Last night I took a stroll around Madrid, admiring the holiday lights and marveling at how mild the temperature was for early December. Being Month 12, there were Christmas markets and extra-flashy window displays; by the time I returned to my apartment I had been whacked by so many shopping bags that I too was intoxicated by the desire to BUY BUY BUY!
Glorieta de Bilbao, wrapped like a present
Instead of whipping out my wallet, I sat down and made a list of items I want to acquire when I visit Arkansas in a few weeks. Which pieces of Americana do I have a hankering for, you ask?
1) Index cards
I have been here for 15 months and have yet to find this beloved paper product at any stationary or chino store. Even El Corte Ingles failed me in my quest. How can I make quality lessons and games without their handy size and cardstock-perfect weight? How can I be expected to keep up my nerdy vocab-reviewing ways? Index cards are the future, invest now.
2) Black flats
Back in October I addressed my fruitless attempt to find black flats (read my rant here). Suffice it to say that I’m planning to hit up some after-Christmas sales in search of said shoes. Target don’t let me down!
Black flats, b. 2010, d. 2011
3) Pecans and bittersweet chocolate chips
Without these two ingredients I cannot make cowboy cookies, the staple sweet of my childhood. The latter is easy enough to substitute–just kill a chocolate bar–but pecans? C’mon, there’s no substitute for pecans.
4) Ziploc bags
In a country where everyone wraps their sandwiches in the ubiquitous aluminum foil, sandwich bags just aren’t up to snuff. I was sorely disappointed whenever I bought a box with a snowflake on it–I naively assumed this meant the containers would be freezer-worthy. Nay, this purchase was my introduction to the word “microperforado,” which means “a million tiny holes zig-zagging around a plastic surface which make a bag in no way suitable for holding anything other than stamps and envelopes and business cards.”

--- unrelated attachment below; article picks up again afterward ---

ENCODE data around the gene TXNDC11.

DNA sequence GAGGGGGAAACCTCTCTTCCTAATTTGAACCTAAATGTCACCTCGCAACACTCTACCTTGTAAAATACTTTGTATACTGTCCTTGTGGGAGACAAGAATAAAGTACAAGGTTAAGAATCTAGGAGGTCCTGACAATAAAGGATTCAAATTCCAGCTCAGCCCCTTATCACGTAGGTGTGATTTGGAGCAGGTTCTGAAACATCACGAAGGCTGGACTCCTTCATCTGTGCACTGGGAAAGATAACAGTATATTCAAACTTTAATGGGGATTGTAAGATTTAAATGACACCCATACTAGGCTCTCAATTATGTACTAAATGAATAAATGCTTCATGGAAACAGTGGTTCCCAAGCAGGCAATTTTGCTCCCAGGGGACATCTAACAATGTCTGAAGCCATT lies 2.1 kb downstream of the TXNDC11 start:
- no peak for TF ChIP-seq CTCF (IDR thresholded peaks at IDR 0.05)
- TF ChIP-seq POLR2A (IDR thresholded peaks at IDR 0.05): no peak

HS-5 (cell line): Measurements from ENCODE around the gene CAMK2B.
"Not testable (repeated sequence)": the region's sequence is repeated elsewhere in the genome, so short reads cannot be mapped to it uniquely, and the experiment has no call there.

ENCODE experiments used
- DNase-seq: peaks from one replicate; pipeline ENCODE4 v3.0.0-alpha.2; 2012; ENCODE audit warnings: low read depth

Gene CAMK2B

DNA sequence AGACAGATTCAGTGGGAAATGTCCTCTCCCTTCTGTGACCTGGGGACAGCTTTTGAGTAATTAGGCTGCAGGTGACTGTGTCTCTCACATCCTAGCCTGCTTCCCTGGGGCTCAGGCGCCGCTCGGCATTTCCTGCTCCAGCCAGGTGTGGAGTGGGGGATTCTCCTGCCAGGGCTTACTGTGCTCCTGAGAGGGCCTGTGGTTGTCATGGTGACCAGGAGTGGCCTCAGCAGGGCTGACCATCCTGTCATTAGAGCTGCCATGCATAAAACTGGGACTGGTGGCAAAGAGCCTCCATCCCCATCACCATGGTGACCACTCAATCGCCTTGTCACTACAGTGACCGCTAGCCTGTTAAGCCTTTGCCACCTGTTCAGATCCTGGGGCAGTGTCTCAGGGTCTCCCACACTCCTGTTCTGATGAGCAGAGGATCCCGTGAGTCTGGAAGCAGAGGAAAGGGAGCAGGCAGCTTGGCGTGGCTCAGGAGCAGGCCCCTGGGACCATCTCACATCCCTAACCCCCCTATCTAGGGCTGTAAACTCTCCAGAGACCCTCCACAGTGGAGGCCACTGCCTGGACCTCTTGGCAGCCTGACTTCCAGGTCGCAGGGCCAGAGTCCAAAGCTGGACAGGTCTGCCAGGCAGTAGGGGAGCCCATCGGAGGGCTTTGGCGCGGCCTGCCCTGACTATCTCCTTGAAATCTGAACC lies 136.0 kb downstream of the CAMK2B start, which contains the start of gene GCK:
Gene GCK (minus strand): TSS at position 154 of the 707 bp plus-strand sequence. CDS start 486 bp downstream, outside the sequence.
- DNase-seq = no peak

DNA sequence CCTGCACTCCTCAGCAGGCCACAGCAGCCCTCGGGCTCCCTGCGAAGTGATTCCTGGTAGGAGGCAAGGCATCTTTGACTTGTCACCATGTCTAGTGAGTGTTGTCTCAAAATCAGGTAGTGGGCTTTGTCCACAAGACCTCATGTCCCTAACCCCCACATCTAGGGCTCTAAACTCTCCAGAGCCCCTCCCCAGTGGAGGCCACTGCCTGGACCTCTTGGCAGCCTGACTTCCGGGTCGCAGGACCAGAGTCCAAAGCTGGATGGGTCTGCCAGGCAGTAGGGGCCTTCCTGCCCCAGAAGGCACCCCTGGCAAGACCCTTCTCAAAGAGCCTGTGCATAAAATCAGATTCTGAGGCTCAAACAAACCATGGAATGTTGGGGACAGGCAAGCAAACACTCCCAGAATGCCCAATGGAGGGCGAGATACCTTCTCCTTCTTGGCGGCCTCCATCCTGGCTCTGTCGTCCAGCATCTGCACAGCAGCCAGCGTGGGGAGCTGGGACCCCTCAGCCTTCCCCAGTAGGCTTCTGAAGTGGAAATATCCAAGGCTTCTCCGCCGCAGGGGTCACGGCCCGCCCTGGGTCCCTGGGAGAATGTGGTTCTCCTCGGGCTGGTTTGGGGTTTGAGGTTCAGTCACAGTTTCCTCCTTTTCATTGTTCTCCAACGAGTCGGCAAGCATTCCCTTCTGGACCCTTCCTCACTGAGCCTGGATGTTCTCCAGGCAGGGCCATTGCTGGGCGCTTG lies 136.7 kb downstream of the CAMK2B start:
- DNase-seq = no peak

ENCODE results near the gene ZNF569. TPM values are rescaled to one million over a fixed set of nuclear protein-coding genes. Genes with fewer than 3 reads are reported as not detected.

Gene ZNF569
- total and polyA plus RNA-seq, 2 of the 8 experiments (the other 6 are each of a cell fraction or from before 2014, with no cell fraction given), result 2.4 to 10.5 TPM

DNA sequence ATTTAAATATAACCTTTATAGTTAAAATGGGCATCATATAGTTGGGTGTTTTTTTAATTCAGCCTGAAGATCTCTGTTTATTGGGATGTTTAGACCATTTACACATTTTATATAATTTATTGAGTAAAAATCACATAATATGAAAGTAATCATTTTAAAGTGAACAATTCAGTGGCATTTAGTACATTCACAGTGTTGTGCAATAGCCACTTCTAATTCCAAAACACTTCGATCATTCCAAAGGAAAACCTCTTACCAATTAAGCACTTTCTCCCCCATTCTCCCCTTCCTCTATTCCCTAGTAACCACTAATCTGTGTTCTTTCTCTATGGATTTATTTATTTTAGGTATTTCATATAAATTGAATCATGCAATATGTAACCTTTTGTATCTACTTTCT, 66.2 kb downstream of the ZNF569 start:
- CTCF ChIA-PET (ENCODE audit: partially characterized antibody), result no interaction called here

Top, Exhibit A : sub-par bags for sub-zero conditions
5) Craft supplies
Stores like Hobby Lobby and Michael’s don’t exist in Spain. Obtaining ovillos (skeins) from the yarn store, the two times I’ve attempted it, ended disastrously. The first time I bellied up to the counter, I realized I didn’t know the word for turquoise and had to resort to the point-‘n-grunt method. The second and last time, I was rewarded with a “Your Spanish is so good!” upon checkout. Let’s face it, if the owner compliments you on your gift of gab, it’s a kindergarten-esque participation award to take the sting off of being a loser.
I know, I know, I don’t live in a third-world country; finding shampoo is never a safari. However, with the final item on my list, I demand a certain brand. Without this specific make and model of Glide floss, my mouth feels as dirty as the last time I loose a resounding “joder!”
Dear Santa, this year I would like a floss bouquet. XoXo, Casey
If you live abroad, what items from home are on your holiday wishlist?